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Tmux is the "terminal multiplexer," which in the creator's own words means:

It lets you switch easily between several programs in one terminal, detach them (they keep running in the background) and reattach them to a different terminal. And do a lot more.

Use Cases

  • Long running processes - When attached to a remote machine via ssh, long-running processes can be started and left running without needing to stay attached via ssh.
  • Pair Programming - Tmux can be used to allow two or more users to attach to the same session and share control providing an efficient pair programming setup.
  • Local Development - By enabling various layouts and communication between multiple processes, tmux can enable enhanced efficiency for local development.

The primary focus of these videos is on using tmux for local development, although the content will easily apply to all contexts tmux can be used in.


Tmux is a very popular package and should be available on any system package manager. In my case, as an OS X user, this means I can install with:

$ brew install tmux

Initial Commands

The easiest way to start a tmux session is to run the bare tmux command from your terminal.

Once running, most tmux interaction will occur by using tmux's key bindings. By default all tmux key bindings will require a "prefix" key sequence before they are active. This prefix is initially defined as Ctrl-b (Ctrl and b together).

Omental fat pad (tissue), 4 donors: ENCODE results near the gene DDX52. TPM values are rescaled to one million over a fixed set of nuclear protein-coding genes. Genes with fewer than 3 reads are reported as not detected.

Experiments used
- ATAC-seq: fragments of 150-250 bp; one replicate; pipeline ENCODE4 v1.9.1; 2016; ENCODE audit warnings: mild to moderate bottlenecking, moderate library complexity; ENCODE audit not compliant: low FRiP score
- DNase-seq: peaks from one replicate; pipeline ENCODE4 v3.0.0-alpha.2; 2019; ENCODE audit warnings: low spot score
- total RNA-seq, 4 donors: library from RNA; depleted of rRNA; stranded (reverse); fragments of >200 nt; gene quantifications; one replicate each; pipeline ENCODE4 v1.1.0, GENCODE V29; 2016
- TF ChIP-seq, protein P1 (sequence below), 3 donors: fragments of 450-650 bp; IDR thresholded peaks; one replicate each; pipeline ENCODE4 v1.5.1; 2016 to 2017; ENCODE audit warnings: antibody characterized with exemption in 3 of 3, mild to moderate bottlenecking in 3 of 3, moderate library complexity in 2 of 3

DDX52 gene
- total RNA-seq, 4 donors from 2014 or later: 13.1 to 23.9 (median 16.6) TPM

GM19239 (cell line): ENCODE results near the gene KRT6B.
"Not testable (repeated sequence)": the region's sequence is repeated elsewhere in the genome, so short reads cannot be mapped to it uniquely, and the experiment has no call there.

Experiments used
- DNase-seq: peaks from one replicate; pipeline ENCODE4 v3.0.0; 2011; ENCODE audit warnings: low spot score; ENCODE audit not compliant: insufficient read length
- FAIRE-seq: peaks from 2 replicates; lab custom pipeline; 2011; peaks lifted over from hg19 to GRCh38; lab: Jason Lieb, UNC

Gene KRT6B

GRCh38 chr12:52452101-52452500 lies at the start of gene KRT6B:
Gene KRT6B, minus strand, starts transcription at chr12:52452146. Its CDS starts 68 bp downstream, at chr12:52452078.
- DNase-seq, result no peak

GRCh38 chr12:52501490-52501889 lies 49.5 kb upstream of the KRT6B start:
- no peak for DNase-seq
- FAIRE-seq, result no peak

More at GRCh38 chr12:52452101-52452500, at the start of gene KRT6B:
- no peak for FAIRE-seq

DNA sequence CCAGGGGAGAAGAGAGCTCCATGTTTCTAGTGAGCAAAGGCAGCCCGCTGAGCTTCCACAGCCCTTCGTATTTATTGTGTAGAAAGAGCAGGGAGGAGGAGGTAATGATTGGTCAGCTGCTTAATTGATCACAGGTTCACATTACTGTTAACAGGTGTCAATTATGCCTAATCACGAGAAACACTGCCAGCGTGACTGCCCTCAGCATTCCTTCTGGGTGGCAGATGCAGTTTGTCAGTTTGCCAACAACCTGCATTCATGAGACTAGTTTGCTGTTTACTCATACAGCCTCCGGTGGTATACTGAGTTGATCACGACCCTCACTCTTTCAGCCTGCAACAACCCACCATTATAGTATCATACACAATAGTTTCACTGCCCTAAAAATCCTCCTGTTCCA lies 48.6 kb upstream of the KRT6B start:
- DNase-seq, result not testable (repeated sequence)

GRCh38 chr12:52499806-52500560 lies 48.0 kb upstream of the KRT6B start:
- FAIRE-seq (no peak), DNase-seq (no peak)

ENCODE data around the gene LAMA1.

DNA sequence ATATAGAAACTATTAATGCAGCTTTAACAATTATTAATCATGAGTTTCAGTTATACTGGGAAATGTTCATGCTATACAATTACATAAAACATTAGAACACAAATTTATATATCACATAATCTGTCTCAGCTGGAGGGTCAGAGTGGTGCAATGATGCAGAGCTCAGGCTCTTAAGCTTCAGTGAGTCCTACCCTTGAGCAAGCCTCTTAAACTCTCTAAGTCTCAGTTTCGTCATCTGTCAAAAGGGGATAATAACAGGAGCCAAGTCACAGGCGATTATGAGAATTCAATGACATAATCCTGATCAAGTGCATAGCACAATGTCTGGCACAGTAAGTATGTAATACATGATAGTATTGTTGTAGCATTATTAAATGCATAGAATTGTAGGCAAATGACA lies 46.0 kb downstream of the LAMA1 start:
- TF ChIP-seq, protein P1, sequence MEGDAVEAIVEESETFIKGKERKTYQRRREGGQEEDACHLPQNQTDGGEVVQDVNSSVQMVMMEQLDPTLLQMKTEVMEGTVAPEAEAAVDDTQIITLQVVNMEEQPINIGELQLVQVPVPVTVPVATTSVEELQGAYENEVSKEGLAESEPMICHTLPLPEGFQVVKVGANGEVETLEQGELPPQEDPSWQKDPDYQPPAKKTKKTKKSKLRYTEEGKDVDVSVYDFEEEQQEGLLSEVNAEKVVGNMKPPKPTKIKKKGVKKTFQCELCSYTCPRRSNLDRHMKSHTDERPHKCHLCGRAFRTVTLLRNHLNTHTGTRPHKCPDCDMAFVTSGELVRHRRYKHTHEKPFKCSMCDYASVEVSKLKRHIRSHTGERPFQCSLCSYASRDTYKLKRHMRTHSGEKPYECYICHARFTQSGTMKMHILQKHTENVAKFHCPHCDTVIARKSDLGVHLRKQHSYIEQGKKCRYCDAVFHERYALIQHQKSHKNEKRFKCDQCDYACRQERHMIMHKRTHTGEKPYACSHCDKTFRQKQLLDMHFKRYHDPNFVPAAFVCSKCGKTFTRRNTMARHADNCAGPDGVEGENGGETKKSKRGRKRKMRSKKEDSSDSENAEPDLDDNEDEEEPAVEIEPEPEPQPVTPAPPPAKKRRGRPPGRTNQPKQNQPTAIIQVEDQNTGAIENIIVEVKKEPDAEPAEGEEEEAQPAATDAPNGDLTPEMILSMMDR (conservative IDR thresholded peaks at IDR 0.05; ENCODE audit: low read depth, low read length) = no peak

• <prefix> % => Split window horizontally (to the right of the current pane)
  • <prefix> " => Split window vertically (below current pane)
  • <prefix> o => Jump to other pane

Tmux Configuration File

The tmux configuration file lives at ~/.tmux.conf. Edit it to redefine the prefix key by adding the following lines:

# Use C-s (control and s key at the same time) as the prefix key
unbind C-b
set -g prefix C-s

After saving the file, you can reload the configuration by running:

$ tmux source-file ~/.tmux.conf

Caps Lock to Control

In addition to changing the prefix key, I also recommend remapping your caps lock key to act as a control key so that the tmux prefix can be pressed with your hands still on the home row. Use the following links to help configure this:

Tmux Objects Overview

  • Session - A named collection of one or more windows.
  • Window - A single screen within tmux, similar to tabs in terminal applications. At any given time, a client will be attached to a single window.
  • Pane - A portion of a window running a single process, e.g. Vim, zsh, man, etc. Panes can be oriented either vertically or horizontally and resized as needed.

Workflow Recommendations

  • Use a single client - Although it is possible to run multiple tmux clients by opening multiple terminal tabs or windows, I find it better to focus on one client in a single terminal window. This provides a single high-level abstraction, which is easier to reason about and interact with.
  • One project per session - I will open each project, roughly mapping to a git repository in its own session. Typically I will have Vim in the first window along with a pane for running tests and any background processes like the rails server running in additional windows.
  • One Vim instance per session - In order to avoid conflicts with temp files and buffers getting out of sync, I will only use a single Vim instance per tmux session. Since each session maps to a specific project, this tends to keep me safe from conflicting edits and similar complications.